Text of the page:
So far, iPhone 8 sales are unexpectedly weak. In some markets, they pale next to those of the comparable iPhone 7 during that phone’s comparable launch period this time last year. Why would this be?
There are probably multiple causes. Whatever the case, the unexpected weakness is causing uncertainty for Apple and its investors, and once again highlights the difficult but critically important role of new product forecasting.
In Part I of this series, we focused on Comparable Forecasting, a method for modeling new product sales using data from previous, comparable product launches, such as the iPhone 7 in the example above.
This week, we’ll focus on Supersession, an adjustment tool that models the transition of demand from an existing product to a new product. Supersession factors the cannibalization effects of the new product introduction (NPI), such as on existing products, or in cases where there are staggered product releases (iPhone 7, iPhone X).
Using the iPhone example, we ask:
- Is marketplace passion for the iPhone X cannibalizing iPhone 8 sales?
- Is this due to potential iPhone 8 buyers holding out for the iPhone X?
- Did Apple overstock the iPhone 8, or is iPhone 8 adoption just latent, not doomed?
- Will Apple have sufficient iPhone X production and inventory in place to meet demand?
- How will both products’ adoption cycles shake out?
- How and when will they steal share from iPhone 7?
While we won’t attempt to answer these specific questions, we raise them to illustrate the difficult challenges of NPIs and product transition planning. We’ll discuss briefly the advanced statistical techniques for managing around these challenges, and the ability of advanced-analytic software to automate the forecast process and improve accuracy more than ever before.
A Supersession is an adjustment tool for a Time Series forecast that models the transfer of demand from one or more products to a new product or set of products. Supersession is useful in modeling:
- Product transitions: One product replaces another product.
- Phase-outs: One product slowly phases out and is no longer sold.
- Cannibalization: A new product competes with an existing product and cannibalizes some of the existing product’s demand.
Supersession is especially useful for consumer technology products because these gadgets are frequently updated with newer, faster, sleeker versions. Supersession is also useful for certain seasonal products that have multiple iterations. Essentially, Supersession is another way to use demand history of old, or base, products to forecast a new product.
Using smartphones as an example, the following are four different types of Supersession:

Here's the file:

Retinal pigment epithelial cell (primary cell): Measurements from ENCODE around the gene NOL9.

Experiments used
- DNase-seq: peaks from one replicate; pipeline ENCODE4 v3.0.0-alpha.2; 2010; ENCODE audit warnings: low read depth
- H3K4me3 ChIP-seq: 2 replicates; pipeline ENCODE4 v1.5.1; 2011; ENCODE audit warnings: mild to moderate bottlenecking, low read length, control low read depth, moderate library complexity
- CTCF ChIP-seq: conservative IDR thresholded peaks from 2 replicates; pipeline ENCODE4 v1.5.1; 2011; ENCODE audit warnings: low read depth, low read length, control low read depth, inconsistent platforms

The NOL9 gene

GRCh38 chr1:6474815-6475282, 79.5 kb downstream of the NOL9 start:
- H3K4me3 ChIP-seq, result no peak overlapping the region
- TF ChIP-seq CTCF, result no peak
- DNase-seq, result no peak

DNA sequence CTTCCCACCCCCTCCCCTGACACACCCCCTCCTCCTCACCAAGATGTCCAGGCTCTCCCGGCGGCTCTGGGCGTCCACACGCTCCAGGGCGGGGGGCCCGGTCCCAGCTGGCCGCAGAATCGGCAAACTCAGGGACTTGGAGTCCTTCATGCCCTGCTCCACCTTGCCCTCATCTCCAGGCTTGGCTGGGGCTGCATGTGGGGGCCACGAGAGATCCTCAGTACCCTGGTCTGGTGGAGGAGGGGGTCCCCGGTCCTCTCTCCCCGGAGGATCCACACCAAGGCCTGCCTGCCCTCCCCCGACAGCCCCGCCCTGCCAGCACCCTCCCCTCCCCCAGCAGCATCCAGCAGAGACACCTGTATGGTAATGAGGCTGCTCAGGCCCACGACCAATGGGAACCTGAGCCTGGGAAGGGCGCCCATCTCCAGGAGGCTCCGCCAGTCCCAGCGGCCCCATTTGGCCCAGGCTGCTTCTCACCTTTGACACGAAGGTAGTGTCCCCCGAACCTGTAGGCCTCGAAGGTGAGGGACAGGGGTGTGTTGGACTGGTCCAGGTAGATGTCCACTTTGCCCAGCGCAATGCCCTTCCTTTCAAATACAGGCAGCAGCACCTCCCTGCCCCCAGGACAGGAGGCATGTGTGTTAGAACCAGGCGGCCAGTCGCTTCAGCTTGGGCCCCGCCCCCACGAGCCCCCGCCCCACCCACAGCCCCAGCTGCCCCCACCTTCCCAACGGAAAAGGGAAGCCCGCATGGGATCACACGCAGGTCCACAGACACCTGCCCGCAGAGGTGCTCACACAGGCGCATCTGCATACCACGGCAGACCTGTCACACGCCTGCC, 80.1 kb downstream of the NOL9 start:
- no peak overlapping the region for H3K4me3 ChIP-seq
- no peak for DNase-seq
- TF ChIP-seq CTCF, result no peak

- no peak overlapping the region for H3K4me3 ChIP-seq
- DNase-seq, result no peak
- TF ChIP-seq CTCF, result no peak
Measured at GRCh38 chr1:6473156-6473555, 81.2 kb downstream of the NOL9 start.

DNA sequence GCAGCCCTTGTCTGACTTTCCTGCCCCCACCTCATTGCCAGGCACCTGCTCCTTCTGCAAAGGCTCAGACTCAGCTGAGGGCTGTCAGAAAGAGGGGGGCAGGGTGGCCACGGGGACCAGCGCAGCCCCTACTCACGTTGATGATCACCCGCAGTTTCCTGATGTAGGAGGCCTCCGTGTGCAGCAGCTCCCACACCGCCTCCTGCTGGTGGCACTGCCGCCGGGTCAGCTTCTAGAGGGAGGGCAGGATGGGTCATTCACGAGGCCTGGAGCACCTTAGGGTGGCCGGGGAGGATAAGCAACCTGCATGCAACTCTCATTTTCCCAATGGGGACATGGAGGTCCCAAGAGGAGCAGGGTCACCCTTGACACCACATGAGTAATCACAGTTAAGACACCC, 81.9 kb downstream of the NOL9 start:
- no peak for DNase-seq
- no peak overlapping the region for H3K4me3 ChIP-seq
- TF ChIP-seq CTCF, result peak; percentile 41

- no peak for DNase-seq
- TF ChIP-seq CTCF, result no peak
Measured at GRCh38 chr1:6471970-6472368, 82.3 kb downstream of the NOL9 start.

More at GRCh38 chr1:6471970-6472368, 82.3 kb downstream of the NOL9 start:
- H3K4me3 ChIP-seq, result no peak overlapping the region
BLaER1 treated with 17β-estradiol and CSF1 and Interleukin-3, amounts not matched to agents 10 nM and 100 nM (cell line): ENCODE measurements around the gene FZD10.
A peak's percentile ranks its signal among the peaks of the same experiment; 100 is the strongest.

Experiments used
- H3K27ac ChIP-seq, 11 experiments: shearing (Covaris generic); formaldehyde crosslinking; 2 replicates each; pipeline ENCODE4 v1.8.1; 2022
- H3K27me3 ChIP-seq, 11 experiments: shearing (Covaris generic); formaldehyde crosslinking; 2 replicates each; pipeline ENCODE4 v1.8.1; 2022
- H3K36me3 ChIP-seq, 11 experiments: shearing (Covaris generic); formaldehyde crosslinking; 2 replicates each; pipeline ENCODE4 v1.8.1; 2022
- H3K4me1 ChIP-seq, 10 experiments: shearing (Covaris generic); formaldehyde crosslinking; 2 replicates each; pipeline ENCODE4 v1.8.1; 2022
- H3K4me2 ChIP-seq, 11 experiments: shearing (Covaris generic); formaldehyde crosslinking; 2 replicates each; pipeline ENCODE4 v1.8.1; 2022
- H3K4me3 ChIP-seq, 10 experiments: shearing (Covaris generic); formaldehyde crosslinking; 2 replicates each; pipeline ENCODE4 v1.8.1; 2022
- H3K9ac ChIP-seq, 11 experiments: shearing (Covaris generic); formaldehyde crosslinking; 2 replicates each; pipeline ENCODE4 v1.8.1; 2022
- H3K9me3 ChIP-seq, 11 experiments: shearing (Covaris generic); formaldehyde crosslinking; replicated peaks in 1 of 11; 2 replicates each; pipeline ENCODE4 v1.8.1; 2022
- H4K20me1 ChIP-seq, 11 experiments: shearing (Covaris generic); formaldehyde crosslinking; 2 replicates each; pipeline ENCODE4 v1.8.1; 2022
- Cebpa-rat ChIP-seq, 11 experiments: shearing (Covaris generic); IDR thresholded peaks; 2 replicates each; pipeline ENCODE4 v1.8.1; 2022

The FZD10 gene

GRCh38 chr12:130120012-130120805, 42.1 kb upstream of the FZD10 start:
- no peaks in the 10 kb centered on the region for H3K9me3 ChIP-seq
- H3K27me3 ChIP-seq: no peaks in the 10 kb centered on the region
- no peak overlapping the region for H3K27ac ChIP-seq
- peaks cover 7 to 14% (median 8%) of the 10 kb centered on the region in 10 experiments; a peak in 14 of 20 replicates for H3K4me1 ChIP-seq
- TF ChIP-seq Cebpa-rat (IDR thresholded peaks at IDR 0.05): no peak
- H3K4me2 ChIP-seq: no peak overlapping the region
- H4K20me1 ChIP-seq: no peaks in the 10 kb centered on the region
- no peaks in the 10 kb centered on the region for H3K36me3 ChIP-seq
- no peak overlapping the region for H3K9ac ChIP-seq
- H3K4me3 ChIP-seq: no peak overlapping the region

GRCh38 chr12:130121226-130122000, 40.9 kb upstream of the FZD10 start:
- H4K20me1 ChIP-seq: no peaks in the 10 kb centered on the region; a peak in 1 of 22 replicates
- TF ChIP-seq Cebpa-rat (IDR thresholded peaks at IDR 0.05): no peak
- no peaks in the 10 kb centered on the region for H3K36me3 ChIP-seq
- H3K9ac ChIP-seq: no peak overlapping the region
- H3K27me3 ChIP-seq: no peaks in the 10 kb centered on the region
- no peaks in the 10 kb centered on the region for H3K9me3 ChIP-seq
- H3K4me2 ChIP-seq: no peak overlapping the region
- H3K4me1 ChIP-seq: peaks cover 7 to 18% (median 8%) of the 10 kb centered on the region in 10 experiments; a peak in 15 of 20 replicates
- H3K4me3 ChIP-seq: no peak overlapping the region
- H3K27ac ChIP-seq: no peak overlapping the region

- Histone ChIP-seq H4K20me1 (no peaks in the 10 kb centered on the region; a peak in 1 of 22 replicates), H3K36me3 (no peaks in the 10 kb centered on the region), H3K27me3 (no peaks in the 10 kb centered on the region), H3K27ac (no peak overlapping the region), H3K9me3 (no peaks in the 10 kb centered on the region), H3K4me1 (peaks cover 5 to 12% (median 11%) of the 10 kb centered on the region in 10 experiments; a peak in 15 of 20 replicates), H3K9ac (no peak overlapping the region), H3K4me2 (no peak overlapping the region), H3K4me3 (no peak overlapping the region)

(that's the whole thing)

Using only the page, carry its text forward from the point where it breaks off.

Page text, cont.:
- One to one: You are phasing out handsets with headphone jacks and transitioning to Bluetooth audio transfer.
- One to many: You are phasing out red handsets and transitioning to black and stainless steel handsets.
- Many to one: You are phasing out red and black handsets and transitioning to stainless steel.
- Many to many: You are phasing out red and black handsets and transitioning to blue and gold.
Supersession with forecast automation
With automated forecasting & planning software, the Supersession feature will automatically map old-item sales data to new items. This lets organizations easily model and maps the gradual (or swift) replacement of existing (or base) products with new products. That’s key to product demand planning, transition planning and strategy, and NPI execution. There are two major ways to model a Supersession, depending on circumstances:
- Using the historical sales data of base products to forecast new products and the transfer of demand (or sales) from old to new. This is done when the new product may have little or no history to factor into the forecast, at least not until it matures sufficiently.
- Combining the sales histories of base products with sales data from the new (or newer) products being forecast, as that new-product data streams in.
The Supersession feature in Vanguard Software’s forecasting & planning platform delivers the best-of-breed capability for predicting demand transitions from one product to another, one to many, many to one, or many to many. This combined with Vanguard’s unmatched arsenal of analytics, automation, and collaboration features, gives you an all-in-one enterprise Sales and Operations Planning (S&OP) solution in a single, cloud platform.
About Vanguard Software
Vanguard Software introduced its first product for decision support analysis in 1995. Today, companies across every major industry and more than 60 countries rely on Vanguard Software’s Integrated Business Planning (IBP), forecasting, and advanced analytic cloud platform. Vanguard Software is based in Cary, North Carolina.